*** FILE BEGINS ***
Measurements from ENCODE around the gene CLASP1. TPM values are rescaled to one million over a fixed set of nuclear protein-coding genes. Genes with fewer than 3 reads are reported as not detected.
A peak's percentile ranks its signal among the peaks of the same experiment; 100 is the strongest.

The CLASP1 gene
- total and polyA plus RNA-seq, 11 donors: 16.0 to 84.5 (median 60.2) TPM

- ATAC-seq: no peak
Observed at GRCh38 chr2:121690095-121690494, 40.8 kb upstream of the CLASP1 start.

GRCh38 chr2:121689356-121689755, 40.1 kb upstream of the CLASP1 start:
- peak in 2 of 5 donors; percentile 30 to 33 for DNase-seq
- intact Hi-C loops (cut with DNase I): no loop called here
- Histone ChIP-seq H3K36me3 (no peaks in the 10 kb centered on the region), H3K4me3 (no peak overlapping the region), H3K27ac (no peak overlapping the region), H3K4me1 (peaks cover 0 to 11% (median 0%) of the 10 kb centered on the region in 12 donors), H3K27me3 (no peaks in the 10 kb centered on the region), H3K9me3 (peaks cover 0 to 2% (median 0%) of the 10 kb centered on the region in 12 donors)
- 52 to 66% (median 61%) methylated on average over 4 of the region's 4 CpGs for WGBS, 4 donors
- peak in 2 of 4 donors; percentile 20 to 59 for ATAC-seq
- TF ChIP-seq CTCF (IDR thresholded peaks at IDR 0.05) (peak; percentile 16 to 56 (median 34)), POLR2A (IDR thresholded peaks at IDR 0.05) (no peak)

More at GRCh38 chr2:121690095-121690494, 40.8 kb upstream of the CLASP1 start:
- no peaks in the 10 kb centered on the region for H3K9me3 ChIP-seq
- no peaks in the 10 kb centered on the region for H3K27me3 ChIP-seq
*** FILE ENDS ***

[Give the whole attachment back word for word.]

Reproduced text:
Measurements from ENCODE around the gene CLASP1. TPM values are rescaled to one million over a fixed set of nuclear protein-coding genes. Genes with fewer than 3 reads are reported as not detected.
A peak's percentile ranks its signal among the peaks of the same experiment; 100 is the strongest.

The CLASP1 gene
- total and polyA plus RNA-seq, 11 donors: 16.0 to 84.5 (median 60.2) TPM

- ATAC-seq: no peak
Observed at GRCh38 chr2:121690095-121690494, 40.8 kb upstream of the CLASP1 start.

GRCh38 chr2:121689356-121689755, 40.1 kb upstream of the CLASP1 start:
- peak in 2 of 5 donors; percentile 30 to 33 for DNase-seq
- intact Hi-C loops (cut with DNase I): no loop called here
- Histone ChIP-seq H3K36me3 (no peaks in the 10 kb centered on the region), H3K4me3 (no peak overlapping the region), H3K27ac (no peak overlapping the region), H3K4me1 (peaks cover 0 to 11% (median 0%) of the 10 kb centered on the region in 12 donors), H3K27me3 (no peaks in the 10 kb centered on the region), H3K9me3 (peaks cover 0 to 2% (median 0%) of the 10 kb centered on the region in 12 donors)
- 52 to 66% (median 61%) methylated on average over 4 of the region's 4 CpGs for WGBS, 4 donors
- peak in 2 of 4 donors; percentile 20 to 59 for ATAC-seq
- TF ChIP-seq CTCF (IDR thresholded peaks at IDR 0.05) (peak; percentile 16 to 56 (median 34)), POLR2A (IDR thresholded peaks at IDR 0.05) (no peak)

More at GRCh38 chr2:121690095-121690494, 40.8 kb upstream of the CLASP1 start:
- no peaks in the 10 kb centered on the region for H3K9me3 ChIP-seq
- no peaks in the 10 kb centered on the region for H3K27me3 ChIP-seq